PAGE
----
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The evaporating power of Joey Votto

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I hated having to write this, for the record.

MLB: Cincinnati Reds at San Francisco Giants Stan Szeto-USA TODAY Sports

800 plate appearances is a decently large chunk of plate appearances. That’s almost 300 more than, for instance, the inimitable Skip Schumaker ever got in a Cincinnati Reds uniform. The mighty bat of one Kevin Mitchell only stepped to the plate 874 times in a Reds uni, while the entirety of David Ross’ career with Cincinnati lasted exactly 817 PA.

It’s more than a full season’s worth of work. In fact, in the particular instance I’m getting to, it accounts for roughly one full season and, say, 44 games played of a second season.

Joey Votto, perennial All Star and former NL MVP, has logged 809 PA since the start of the 2018 season, and in that time has rarely looked like his former self. To be sure, that 809 PA included a league-leading .417 OBP for the duration of the 2018 season - a very Votto-like accomplishment, though one that has hardly been replicated so far in 2019. In those 809 PA, however, we’ve seen something both troubling and greatly precipitous: a complete evaporation of his power numbers.

I dove into a few potential reasons why that might be happening just last week, reasons aside from simply “he’s 35, about to be 36 years old.” We’ll skip the why for today, though, and focus simply on the what.

In those 809 PA dating back to the start of the 2018 season, Votto’s slugging percentage now sits at an even .400, meaning he’ll step into the batter’s box in the 1st inning tonight in Milwaukee an out away from that number starting with a 3 in a sample that’s large enough to no longer just blindly hope he flips the power switch again. And it’s a mandate to note that, for the longest time, that power switch caused systems everywhere to overload when it was flipped.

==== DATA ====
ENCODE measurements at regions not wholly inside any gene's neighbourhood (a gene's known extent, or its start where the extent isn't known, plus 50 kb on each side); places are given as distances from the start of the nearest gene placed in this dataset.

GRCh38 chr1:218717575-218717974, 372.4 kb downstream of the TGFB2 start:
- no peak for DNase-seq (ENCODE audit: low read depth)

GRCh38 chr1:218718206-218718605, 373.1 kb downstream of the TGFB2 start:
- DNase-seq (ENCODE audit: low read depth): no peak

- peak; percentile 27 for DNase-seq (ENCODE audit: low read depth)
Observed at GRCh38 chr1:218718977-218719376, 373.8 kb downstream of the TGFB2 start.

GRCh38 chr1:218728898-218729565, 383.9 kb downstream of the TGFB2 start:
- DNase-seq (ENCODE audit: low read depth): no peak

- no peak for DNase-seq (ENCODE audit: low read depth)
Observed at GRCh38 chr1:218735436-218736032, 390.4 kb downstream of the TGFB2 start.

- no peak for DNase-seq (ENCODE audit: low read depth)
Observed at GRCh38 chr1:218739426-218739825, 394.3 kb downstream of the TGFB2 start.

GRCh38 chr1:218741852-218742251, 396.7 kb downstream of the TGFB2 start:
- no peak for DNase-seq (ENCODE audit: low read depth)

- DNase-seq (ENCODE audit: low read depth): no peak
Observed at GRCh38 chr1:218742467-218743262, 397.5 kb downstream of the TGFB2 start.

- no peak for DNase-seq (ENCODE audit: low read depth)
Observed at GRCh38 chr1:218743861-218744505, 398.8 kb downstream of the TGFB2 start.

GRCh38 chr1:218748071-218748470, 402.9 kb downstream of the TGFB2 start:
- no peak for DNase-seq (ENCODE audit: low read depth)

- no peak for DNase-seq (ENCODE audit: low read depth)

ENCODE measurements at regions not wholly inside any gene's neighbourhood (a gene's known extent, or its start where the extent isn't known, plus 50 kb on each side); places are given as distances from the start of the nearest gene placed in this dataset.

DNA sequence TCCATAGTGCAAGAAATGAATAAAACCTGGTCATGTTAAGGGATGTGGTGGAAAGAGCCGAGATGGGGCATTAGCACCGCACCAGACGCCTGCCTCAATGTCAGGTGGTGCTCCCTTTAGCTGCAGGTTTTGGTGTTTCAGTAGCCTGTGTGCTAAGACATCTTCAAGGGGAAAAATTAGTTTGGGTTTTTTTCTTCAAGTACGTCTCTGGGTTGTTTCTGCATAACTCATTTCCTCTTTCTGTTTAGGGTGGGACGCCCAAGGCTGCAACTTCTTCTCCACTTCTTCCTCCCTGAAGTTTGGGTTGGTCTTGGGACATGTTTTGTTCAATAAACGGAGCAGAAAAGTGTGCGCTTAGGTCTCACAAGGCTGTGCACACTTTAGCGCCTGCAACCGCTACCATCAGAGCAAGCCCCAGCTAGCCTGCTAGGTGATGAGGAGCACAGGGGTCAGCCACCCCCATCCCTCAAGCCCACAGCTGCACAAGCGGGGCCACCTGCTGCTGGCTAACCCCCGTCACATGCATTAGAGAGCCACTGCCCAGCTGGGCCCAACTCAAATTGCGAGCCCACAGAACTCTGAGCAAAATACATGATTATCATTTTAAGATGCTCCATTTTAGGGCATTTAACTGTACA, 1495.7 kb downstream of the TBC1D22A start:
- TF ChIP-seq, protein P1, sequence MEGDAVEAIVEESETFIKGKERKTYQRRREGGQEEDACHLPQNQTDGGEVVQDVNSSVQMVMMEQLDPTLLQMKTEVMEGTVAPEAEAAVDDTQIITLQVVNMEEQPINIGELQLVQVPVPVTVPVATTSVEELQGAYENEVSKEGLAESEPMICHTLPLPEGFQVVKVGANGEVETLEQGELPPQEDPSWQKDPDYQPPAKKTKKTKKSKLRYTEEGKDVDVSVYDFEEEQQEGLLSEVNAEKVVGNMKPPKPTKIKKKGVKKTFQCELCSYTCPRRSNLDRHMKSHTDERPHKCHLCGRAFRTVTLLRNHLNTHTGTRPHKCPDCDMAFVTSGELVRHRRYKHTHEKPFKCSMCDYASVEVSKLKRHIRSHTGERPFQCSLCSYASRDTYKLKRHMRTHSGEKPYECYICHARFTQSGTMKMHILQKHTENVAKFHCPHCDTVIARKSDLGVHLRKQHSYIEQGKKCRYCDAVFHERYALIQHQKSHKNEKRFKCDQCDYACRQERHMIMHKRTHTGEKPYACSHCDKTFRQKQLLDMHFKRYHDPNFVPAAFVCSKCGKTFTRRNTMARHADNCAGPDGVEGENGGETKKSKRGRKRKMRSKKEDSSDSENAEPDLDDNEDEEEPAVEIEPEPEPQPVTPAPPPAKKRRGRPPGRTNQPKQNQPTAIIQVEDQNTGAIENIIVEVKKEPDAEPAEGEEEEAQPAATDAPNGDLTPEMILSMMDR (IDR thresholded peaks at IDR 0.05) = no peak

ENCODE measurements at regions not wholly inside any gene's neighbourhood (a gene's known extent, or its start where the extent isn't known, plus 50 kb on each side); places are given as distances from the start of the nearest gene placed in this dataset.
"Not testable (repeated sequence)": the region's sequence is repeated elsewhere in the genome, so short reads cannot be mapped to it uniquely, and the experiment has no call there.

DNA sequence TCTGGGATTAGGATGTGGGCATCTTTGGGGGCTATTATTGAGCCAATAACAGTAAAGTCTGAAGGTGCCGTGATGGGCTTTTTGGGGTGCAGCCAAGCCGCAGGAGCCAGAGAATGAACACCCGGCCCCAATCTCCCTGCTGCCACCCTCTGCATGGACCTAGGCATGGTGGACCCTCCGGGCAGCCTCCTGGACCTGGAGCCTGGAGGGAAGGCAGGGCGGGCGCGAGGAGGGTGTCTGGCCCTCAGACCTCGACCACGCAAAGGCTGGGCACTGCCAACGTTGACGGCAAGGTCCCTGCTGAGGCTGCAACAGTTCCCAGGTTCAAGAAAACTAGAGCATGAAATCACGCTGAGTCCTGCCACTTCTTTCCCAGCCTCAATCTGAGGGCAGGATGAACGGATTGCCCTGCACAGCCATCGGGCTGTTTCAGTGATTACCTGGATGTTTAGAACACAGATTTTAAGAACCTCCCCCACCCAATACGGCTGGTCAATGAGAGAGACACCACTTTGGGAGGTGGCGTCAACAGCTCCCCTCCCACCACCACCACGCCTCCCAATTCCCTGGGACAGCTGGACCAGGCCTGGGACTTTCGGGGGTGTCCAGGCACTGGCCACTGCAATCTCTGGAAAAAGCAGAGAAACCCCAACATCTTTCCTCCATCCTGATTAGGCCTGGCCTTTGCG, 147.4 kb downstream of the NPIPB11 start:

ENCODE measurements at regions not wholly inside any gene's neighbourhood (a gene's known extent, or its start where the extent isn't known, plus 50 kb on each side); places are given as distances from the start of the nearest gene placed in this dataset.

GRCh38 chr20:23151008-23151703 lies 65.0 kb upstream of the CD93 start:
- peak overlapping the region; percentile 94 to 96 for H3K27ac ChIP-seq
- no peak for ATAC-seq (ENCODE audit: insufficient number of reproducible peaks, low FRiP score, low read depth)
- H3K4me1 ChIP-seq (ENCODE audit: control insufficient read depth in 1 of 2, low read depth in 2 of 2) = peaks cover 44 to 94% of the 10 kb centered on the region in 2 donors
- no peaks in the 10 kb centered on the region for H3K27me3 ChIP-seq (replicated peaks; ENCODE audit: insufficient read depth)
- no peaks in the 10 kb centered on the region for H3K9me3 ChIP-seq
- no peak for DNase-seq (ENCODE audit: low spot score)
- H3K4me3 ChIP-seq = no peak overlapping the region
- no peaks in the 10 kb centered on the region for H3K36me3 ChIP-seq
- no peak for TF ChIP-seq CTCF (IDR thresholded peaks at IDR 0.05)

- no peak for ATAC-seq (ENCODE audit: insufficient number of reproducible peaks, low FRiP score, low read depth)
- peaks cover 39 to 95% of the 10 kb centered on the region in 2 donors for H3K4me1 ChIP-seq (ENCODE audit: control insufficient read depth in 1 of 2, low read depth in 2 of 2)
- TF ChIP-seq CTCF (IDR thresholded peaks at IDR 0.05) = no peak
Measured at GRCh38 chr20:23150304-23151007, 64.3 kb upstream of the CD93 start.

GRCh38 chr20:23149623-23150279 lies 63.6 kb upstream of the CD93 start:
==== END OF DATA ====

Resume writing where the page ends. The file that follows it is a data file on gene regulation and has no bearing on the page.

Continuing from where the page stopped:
Power has never been the only aspect of Votto’s game worth highlighting, obviously. His career .424 OBP is the best in the history of the Cincinnati Reds, for instance, and even through those 809 PA that mark still sits at an incredibly impressive .396 (though that’s obviously front-loaded by his 2018 marks). Still, we’re talking about a player who once led the entire NL in slugging percentage and whose .524 career mark ranks behind only Hall of Famer Frank Robinson in the entire history of the Reds. While never only a ‘slugger,’ Joey Votto has long slugged at a very elite level, and that’s an aspect of his game that has not only dried up quickly, but dried up immediately in the wake of his brilliant 2017 campaign - the one that featured a .578 slugging percentage that ranked as the second best of his career.

Votto has, in recent years specifically, tended to get off to slow starts prior to finding his swing and turning things around, and I do expect that to happen in some form or fashion during the 2019 season. At least, I think he’ll figure out the seemingly new strike zone he’s been forced to adapt to, and might even be able to adjust his eyes to the four-seam fastball and change-up attack that has been increasingly thrown his way. With that will come squaring up balls more on the barrel of the bat, in theory, and those certainly tend to produce more extra-base hits than the routine fly-outs we’ve seen from him hit casually into the LF skies. Still, it’s just a rather shocking, clean-cut sample of powerless production from a player who we’ve watched maul mistake pitches for over a decade.

Hell, over his own previous 949 PA, notorious non-slugger Daniel DesCalso has slugged .404, which is a sentence I should probably drag to the trash can before it makes me throw up.

It will be both cringe-inducing and fascinating to see how the Reds, these particular Reds, choose to manage Votto as he works his way through this phase. These Reds, of course, have a bit of a one-year mandate to do some winning, as defined by the moves made this past winter to bring in so, so many players in their final year of team control. Votto’s still going to play almost every damn day, even while struggling, as both the roster construction and his well-earned reputation both dictate, but whether he continues to get reps in the #2 and #3 spots in a lineup with other, more potent bats at this juncture will be a very interesting subplot for rookie manager David Bell.

I’ve hated plenty of articles I’ve written over the years, mostly due to my inability to relay the words in an astute enough manner. This one, though, I hate because of the topic, mainly because it’s just such a massive bummer.